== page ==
- Ramona Shelburne, ESPN Senior Writer
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ANAHEIM -- It had been 20 minutes or so since Ervin Santana walked off the mound after taking a perfect game into the seventh inning and finished with a one-hit complete game shutout of the Arizona Diamondbacks on Saturday. Twenty minutes and here came the question that is always the question with Santana.
"Mike, is this the turning point for him?"
Mike would be Angels manager Mike Scioscia and as usual he was blunt.
"We'll see," he said. "As Ervin hopefully gets in those workouts between his starts and carries that same feeling through his next start, he could very easily get on a roll like he did last year."
Santana had a masterful night like this almost a year ago when he finished off a no-hitter of the Cleveland Indians as part of a five-game winning streak to turn around a 3-8 start to the year.
This season has gone about the same way with Santana entering Saturday's game with a 3-7 record, 5.74 ERA and facing the very real possibility of dropping out of the rotation once Jered Weaver returns from the disabled list. To be fair, the Angels didn't score in five of Santana's first six starts this year. But it's still fair to say he has been inconsistent enough that it was reasonable to wonder whether he might be moved to the bullpen for a stretch.
Although Scioscia has maintained the team was not yet seriously considering making that move, the fact that the question was being asked seriously says enough.
For all his talent, Santana wasn't putting it together. His fastball command was shaky and from there it's like a house of cards with all of his other pitches. The curveball becomes his best weapon, but teams sit on it. The change-up has nothing to play off of.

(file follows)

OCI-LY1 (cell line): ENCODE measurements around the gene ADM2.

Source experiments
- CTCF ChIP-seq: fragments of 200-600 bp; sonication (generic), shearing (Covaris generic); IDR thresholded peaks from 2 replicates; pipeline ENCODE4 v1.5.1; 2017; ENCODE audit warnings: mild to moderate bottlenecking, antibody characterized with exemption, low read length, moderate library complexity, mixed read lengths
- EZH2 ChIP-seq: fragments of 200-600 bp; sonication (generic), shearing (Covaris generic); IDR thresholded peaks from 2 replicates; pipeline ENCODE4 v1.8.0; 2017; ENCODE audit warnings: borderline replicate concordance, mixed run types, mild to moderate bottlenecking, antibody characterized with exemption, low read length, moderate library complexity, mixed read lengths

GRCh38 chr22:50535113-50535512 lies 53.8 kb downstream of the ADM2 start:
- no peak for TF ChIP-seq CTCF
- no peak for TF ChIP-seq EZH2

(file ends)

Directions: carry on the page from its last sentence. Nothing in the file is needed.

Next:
If there was a mechanical explanation, the Angels and Santana would have found it a long time ago.
No, this is just your garden-variety baseball story. The game is hard and inscrutable. One day you're great, the next you can't find your fastball. There is no light switch to turn on and off.
As Santana's catcher John Hester said Saturday night, "He's got a great arm. There's no reason for him not to be able to throw like that most times. I understand it's a tough game, but he's got it in him every time he steps on the mound."
So why doesn't he? If you can answer that you've probably got some insight into what the final scene of the Sopranos really meant, too.
After eight years in the majors, Santana probably is what he is: A really talented pitcher who can occasionally be great, mostly is solid and sometimes goes bad for a stretch.
He'd given up seven runs in each of his last two games. Then Saturday night he retired the first 20 batters he faced before yielding a two-out single to Justin Upton in the seventh inning and a four-pitch walk to Miguel Montero in the ninth.
How did that happen?
"To me it was bullpen sessions," Santana said. "The last bullpen I threw was very good. I just had to bring it to the games."
Saturday night he was great for very simple reasons. Right out of the gate Hester called for 14 straight fastballs. Santana found his command and flowed from there.
"That wasn't by design," Hester joked. "That was just me behind the plate calling 'em because I thought it was the best pitch. That's an aggressive team, but it doesn't mean you can't be aggressive with them."
It helped that Mark Trumbo staked the Angels to a 2-0 lead in the bottom of the first with a mammoth home run to left field.
Santana said he noticed the perfect game about the fifth or sixth inning, but he's not the superstitious sort.
"Not at all," he said. "I don't even know what I did before the game."
Santana is the third pitcher this season to be perfect through six innings. Matt Cain and Philip Humber finished those off, leading some to wonder if it's becoming a little too easy to throw one of those.
"I don't know if there's any rhyme or reason for it," Scioscia said. "Total offense is down, but I don't know if it's down because some guys are throwing no-hitters or some guys are throwing no-hitters because some guys aren't hitting."
He laughed as he finished the thought. Come on. This game is hard. There are no light-switches or corners to turn.
There's only what comes next. Who knows what that is for Santana?
"There's a lot of time left and we need him," Scioscia said. "Hopefully this is a good crossroads game for him to get back to where he can be."
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